Law Smith: Stand Up Comedy Changes How You See Business with Tocobaga Consulting

Is your business's reputation what you want it to be?

Tocobaga Consulting is a company focused on helping other companies with their design, branding, development, and marketing. Tocobaga Consulting is the place to go for consulting and strategy to boost your company’s reputation. They want to get more eyes on your business.

Tocobaga Consulting offers online and traditional advertising services. email marketing, SEO, Google ads, YouTube ads, Facebook ads, Twitter ads, LinkedIn ads, podcast ads, TV ads, radio ads, newspaper ads, brochures, flyers, and much more.

They also offer ways to boost your online reputation. Their online boosting services include customer reviews, content creation, custom video content, press releases, customer service quality control, client testimonials, SEO keyword research, social media account management, and more.

With Tocobaga Consulting, your business and clientele list will improve before you can say “Company Reputation”.

Learn more about how Tocobaga Consulting can help you improve your business reputation by listening to this episode of The Thoughtful Entrepreneur above and don’t forget to subscribe on  Apple Podcasts – Stitcher – Spotify –Google Play –Castbox – TuneIn – RSS.

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Welcome to the thoughtful entrepreneur Show. I'm Josh Elledge, founder and CEO of up my We turn entrepreneurs into media celebrities, grow their authority, and help them build partnerships with top influencers. We believe that every person has a unique message that can positively impact the world. stick around to the end of the show, where I'll reveal how you can be our next guest on one of the fastest growing daily inspiration podcasts on the planet in 15 to 20 minutes. Let's go. Right, Law Smith, you are the president of Tocobaga Consulting and you also happen to be a stand up comedian, and so on on this conversation. I actually want to talk about that and kind of figure out what the timeline was and then figure out you know, for someone who is looking to advanced professionally could stand end up actually help them. And interestingly enough, my background is I actually took a year of improv for for that specific reason because I do a ton of media. And so I I'd look at comics or people that are doing improv I say, my gosh, they just seem so witty. How do they do that? And, you know, after a year or so of doing that, you start to Okay, all right, I see how they do that. And and those skills have been crazy valuable. But give me an idea of the time I which came first business or stand up.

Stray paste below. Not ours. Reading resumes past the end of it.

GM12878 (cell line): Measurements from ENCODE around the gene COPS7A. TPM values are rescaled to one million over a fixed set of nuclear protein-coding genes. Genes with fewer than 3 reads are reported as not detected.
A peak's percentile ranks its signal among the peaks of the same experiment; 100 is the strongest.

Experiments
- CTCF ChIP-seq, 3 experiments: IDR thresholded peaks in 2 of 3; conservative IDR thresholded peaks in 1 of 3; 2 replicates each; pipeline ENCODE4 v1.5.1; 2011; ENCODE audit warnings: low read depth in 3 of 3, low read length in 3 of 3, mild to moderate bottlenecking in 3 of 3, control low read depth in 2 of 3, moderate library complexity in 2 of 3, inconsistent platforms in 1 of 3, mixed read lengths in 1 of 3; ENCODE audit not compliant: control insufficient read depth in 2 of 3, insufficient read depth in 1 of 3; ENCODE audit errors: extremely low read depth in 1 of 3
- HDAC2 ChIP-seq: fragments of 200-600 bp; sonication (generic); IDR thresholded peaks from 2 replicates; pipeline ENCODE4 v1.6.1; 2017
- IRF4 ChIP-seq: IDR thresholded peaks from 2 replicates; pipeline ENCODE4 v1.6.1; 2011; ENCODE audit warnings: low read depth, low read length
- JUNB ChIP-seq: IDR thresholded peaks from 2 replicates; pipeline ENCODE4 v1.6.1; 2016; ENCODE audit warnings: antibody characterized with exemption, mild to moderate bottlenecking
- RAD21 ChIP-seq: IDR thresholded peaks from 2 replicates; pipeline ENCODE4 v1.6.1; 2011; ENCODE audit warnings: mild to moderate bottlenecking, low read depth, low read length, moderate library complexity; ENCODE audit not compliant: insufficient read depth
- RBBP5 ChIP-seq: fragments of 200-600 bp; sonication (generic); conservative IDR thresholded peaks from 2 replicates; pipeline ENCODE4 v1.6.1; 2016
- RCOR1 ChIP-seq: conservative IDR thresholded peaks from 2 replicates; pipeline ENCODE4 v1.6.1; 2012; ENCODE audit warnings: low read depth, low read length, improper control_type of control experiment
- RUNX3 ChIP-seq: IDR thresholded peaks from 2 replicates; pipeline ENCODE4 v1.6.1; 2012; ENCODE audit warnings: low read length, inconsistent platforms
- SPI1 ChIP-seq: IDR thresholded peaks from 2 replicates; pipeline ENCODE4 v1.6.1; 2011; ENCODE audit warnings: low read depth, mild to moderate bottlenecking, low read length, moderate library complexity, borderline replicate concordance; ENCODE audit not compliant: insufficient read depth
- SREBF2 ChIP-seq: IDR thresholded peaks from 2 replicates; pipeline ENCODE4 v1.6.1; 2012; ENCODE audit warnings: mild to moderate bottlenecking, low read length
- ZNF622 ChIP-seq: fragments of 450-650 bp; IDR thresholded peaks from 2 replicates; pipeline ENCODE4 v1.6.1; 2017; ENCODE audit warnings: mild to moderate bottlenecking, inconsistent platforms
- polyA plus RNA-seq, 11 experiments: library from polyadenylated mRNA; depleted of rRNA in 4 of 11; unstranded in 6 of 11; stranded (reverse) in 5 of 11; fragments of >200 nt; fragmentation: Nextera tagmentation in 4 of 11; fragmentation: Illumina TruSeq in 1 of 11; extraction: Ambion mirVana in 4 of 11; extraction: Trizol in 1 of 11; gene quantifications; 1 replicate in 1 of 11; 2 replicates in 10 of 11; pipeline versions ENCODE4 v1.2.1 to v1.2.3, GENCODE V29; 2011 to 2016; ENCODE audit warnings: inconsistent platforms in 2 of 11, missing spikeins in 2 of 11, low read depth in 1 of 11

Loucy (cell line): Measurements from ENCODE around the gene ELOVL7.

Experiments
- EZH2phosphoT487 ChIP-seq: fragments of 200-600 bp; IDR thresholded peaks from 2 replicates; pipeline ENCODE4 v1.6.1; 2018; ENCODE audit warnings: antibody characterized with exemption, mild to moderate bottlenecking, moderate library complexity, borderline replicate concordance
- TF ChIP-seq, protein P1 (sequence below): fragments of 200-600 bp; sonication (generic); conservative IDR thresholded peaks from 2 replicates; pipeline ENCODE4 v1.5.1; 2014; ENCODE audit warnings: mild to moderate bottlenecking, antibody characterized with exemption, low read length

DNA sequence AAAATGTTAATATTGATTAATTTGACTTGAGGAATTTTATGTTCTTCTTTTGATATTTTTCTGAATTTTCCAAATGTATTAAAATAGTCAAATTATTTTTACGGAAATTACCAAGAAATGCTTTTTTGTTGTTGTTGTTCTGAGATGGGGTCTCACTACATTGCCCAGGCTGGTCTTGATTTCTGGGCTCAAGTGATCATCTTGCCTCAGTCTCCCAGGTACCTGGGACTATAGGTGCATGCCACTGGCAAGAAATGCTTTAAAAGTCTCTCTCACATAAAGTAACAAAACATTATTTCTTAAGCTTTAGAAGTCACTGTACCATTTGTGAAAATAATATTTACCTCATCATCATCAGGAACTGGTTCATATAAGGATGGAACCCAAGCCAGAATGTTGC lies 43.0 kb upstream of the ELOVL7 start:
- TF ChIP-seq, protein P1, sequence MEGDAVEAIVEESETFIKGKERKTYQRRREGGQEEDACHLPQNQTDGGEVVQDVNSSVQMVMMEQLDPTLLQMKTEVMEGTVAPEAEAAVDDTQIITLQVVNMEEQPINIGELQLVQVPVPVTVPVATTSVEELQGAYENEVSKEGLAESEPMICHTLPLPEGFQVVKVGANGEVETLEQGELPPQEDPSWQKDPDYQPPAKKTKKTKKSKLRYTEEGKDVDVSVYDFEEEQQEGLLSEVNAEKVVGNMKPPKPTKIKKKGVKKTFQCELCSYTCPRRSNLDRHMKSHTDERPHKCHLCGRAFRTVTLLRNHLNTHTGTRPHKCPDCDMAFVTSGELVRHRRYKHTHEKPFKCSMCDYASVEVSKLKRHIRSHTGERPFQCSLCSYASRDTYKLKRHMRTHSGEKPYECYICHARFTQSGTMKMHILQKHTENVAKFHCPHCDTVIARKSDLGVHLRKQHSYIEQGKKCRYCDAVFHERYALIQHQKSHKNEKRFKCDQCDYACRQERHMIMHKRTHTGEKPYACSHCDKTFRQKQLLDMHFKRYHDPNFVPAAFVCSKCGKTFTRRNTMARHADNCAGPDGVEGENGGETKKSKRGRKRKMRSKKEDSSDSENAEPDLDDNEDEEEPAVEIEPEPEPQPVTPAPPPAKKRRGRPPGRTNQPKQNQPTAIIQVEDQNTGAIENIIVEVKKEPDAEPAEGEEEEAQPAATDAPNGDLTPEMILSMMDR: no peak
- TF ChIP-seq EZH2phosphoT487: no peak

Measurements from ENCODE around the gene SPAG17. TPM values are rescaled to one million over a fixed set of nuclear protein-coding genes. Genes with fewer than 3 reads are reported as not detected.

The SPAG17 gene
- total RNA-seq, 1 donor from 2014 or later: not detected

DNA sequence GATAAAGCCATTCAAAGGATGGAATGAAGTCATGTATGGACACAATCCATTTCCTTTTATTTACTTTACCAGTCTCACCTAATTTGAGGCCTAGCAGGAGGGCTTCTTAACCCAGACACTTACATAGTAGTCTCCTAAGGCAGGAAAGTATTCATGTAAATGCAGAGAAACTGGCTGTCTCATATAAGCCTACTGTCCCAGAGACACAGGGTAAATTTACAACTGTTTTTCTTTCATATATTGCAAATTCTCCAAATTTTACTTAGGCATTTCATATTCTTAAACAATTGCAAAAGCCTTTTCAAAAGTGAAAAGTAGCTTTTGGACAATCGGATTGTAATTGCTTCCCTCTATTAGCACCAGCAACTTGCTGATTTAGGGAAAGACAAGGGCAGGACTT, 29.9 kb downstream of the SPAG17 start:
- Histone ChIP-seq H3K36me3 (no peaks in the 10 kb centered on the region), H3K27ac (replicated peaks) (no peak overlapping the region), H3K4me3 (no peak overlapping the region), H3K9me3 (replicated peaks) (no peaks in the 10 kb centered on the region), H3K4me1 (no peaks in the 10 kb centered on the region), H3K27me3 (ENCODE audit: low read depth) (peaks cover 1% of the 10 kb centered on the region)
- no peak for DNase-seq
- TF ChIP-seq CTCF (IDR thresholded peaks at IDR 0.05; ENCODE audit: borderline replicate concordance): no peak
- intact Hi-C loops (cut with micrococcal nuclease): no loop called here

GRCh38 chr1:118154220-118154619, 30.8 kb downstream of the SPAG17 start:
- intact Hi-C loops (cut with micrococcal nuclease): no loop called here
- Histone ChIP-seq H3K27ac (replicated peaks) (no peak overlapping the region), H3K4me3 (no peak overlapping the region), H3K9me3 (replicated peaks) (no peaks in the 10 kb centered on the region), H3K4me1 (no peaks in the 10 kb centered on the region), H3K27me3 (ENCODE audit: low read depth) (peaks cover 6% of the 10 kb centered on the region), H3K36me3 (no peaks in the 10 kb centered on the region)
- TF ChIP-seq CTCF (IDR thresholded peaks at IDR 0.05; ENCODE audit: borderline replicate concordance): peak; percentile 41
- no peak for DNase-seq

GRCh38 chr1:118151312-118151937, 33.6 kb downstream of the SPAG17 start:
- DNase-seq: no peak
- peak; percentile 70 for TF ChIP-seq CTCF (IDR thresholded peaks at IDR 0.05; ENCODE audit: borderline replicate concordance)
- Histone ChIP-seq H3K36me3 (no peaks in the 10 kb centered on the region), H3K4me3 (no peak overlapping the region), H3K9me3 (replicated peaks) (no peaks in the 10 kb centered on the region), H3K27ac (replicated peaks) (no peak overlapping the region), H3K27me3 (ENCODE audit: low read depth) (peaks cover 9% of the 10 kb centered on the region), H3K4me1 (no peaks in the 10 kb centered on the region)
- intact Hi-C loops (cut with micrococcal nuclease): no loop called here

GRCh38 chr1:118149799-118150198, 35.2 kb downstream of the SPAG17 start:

They both happen at the same time, which is a not a great answer, because I hate when people just kind of Polish politic their way through it. But I did stand up when I started doing my entrepreneurship classes at undergrad program at Auburn, and then just dipping my toe into those open mic waters. So kind of at the same time, and I kind of approached both in a similar way. It's all possible to me.

Yeah. And so, um, how do you use that? So the work in stand up? It kind of, can you take me through? What is the work of stand up like, and what are the skills that you develop in that process? And then we'll talk about, like, how that's applicable to business. Yeah. So

what a lot of people don't realize with stand up is you have to have a strong work ethic, people don't realize you're getting up about 300 times a year to open mics and things that you're really, you're negative some game for a while financially, and you have to just like entrepreneurship, you have to be a little crazy to do it. Because you're not good in the beginning, and you're not good at whatever first venture you have. You're not very good at it. You don't know how bad you are until you look at retrospectively later. But you have to have a little bit of crazy a little bit of I know I'm not great, but I know I'm getting better. But know that you know it, the big difference is ones in art. And the other is very black and white mathematically, I'd say just by your financials, of whatever that small business venture is. But I'd say you develop a work, work ethic. I failed a lot on stage, which helped me fail in business and not worry, you get a tough skin, you fail a lot in the beginning on stage, and a lot of people don't like to do sales, for instance, and if I had to get now you get pushed into that you go, nothing. There's nothing anybody can say. That's been worse than what I've been told to me by an audience member or another comedian.